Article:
Contra plays are not the evil in our stock market ("Time to fix flaws in local contra trading system"; Monday). Instead, they are a proven source of liquidity that keeps our market going. During quiet periods when foreign funds are grossly absent, liquidity from contra plays becomes even more significant for our bourse's survival.
It is dangerous to take international practices (for example, disallowing contra plays) as the standard for determining the correct structure of our exchange. Each stock market must be considered on its own strengths and weaknesses.
In the case of Singapore and Malaysia, our well-being has been deeply rooted on contra plays.
One should not dream that a tiny market like Singapore would be converted into a financial hub overnight simply by imitating established markets in all their practices.
Most losses by retail clients in our market are due primarily to an uneven playing field between such clients and institutions.
The Singapore Exchange has a crucial role in addressing this problem.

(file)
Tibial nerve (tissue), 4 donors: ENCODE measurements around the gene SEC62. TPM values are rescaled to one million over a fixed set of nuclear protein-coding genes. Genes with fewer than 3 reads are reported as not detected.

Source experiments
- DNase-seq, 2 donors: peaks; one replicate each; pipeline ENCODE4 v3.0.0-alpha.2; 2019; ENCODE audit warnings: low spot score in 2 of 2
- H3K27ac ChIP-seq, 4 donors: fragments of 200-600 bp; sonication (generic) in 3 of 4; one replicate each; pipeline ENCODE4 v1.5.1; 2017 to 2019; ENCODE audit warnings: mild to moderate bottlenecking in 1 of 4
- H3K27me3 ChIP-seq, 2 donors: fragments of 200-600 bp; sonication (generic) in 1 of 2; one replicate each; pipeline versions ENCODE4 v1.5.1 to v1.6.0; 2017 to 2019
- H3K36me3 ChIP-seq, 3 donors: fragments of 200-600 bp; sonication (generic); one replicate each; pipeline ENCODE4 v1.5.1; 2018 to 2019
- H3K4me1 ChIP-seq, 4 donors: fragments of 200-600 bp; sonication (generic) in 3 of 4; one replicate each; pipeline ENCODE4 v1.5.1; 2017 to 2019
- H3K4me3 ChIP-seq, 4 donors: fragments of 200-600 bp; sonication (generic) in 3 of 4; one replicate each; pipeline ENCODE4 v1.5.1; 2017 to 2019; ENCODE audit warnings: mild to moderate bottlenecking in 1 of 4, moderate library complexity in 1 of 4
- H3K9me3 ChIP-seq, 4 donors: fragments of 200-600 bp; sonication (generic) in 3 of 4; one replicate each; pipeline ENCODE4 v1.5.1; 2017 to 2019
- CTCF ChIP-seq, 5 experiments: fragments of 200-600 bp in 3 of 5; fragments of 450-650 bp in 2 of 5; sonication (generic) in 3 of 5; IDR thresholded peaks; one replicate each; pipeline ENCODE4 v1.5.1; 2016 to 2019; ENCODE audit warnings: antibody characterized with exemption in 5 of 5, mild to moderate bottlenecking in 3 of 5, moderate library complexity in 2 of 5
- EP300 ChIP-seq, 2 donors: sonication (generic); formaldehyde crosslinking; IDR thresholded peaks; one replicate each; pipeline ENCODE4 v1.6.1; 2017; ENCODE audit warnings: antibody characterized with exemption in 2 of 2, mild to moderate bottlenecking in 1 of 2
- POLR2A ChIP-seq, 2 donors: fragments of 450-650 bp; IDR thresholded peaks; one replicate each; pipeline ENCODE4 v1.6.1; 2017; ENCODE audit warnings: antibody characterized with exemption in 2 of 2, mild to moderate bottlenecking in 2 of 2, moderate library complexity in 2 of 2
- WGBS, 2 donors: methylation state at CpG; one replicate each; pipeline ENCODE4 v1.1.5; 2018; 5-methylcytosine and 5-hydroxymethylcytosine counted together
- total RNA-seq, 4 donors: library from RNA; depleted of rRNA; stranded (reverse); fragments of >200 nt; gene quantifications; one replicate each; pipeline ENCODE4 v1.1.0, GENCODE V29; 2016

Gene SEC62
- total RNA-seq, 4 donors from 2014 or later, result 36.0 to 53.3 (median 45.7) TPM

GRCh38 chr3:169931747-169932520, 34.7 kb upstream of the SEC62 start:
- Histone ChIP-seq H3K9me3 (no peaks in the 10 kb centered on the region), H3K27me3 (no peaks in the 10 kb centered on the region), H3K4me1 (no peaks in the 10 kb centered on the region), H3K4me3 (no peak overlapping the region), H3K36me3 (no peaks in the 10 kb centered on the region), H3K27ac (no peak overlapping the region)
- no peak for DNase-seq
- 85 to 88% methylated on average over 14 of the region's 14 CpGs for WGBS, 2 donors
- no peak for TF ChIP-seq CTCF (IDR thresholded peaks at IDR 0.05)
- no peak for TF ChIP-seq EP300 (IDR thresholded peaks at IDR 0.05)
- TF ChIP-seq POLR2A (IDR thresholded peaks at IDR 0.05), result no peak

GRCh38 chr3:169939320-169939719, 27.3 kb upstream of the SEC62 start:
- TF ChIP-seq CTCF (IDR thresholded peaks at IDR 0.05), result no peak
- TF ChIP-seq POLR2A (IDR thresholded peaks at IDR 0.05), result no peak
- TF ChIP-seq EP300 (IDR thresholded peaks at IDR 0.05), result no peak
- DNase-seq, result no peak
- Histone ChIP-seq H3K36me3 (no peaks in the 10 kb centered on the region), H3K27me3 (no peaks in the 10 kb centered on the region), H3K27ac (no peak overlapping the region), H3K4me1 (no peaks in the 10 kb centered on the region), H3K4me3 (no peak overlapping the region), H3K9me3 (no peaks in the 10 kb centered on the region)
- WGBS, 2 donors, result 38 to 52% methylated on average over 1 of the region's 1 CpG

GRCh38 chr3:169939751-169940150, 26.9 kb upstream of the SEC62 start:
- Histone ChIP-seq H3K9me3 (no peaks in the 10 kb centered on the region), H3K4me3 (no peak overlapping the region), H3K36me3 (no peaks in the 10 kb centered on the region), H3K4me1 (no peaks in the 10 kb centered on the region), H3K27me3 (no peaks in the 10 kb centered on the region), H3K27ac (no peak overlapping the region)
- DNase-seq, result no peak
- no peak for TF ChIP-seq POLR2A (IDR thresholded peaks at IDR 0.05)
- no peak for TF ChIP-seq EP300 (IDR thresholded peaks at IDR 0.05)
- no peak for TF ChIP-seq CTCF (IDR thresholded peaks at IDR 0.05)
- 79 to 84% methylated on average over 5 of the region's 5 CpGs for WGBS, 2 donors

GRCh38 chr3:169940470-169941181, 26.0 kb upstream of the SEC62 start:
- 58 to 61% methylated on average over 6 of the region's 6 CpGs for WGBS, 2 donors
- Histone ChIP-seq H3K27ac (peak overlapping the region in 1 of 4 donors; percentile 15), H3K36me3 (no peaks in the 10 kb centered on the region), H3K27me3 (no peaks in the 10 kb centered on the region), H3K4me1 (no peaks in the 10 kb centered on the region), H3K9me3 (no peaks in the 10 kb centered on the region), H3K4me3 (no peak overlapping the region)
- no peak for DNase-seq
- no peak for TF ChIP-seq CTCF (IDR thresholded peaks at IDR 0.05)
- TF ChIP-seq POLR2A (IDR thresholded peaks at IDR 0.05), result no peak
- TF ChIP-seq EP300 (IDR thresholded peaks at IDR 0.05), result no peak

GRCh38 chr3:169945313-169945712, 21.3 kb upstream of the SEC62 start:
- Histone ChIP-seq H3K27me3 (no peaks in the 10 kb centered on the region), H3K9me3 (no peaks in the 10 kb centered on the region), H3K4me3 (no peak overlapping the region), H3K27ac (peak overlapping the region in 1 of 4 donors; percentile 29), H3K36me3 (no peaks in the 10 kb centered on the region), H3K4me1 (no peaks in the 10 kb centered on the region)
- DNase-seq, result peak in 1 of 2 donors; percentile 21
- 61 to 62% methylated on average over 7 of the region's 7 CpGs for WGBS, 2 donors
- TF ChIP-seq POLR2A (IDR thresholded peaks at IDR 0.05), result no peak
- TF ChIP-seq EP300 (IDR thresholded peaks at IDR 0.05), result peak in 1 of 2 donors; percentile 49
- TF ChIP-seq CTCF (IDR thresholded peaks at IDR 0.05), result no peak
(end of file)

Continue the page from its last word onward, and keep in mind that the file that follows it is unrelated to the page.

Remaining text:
Group manipulation of our share counters does not come about because there is contra play that, unfortunately, still involves a change in ownership during a trade, against cash-upfront trades.
A stock can also be rolled from one hand to another to be snowballed by having the principal sum paid up each time.
The issue is how to track down such manipulative plays before a bubble is blown beyond proportion. Sheer rules covering corporate governance without necessary and prompt enforcement will not work.
It is justifiable for broking houses to resort to controls restricting the trading of certain stocks entering hazardous levels. However, over-restriction should not be encouraged. Such riskiness has nothing to do with contra plays.
The notion of designated stocks can be applied to emergency stocks only when the T+1 cash market platform is still available. Removing the T+3 settlement (which facilitates contras) across the board is not the solution.
For designated stocks, it is recommended that the Central Depository balances of clients be linked to their control to allow only sales from free balances, where necessary.
Jimmy Ho Kwok Hoong
The Society of Remisiers (Singapore)
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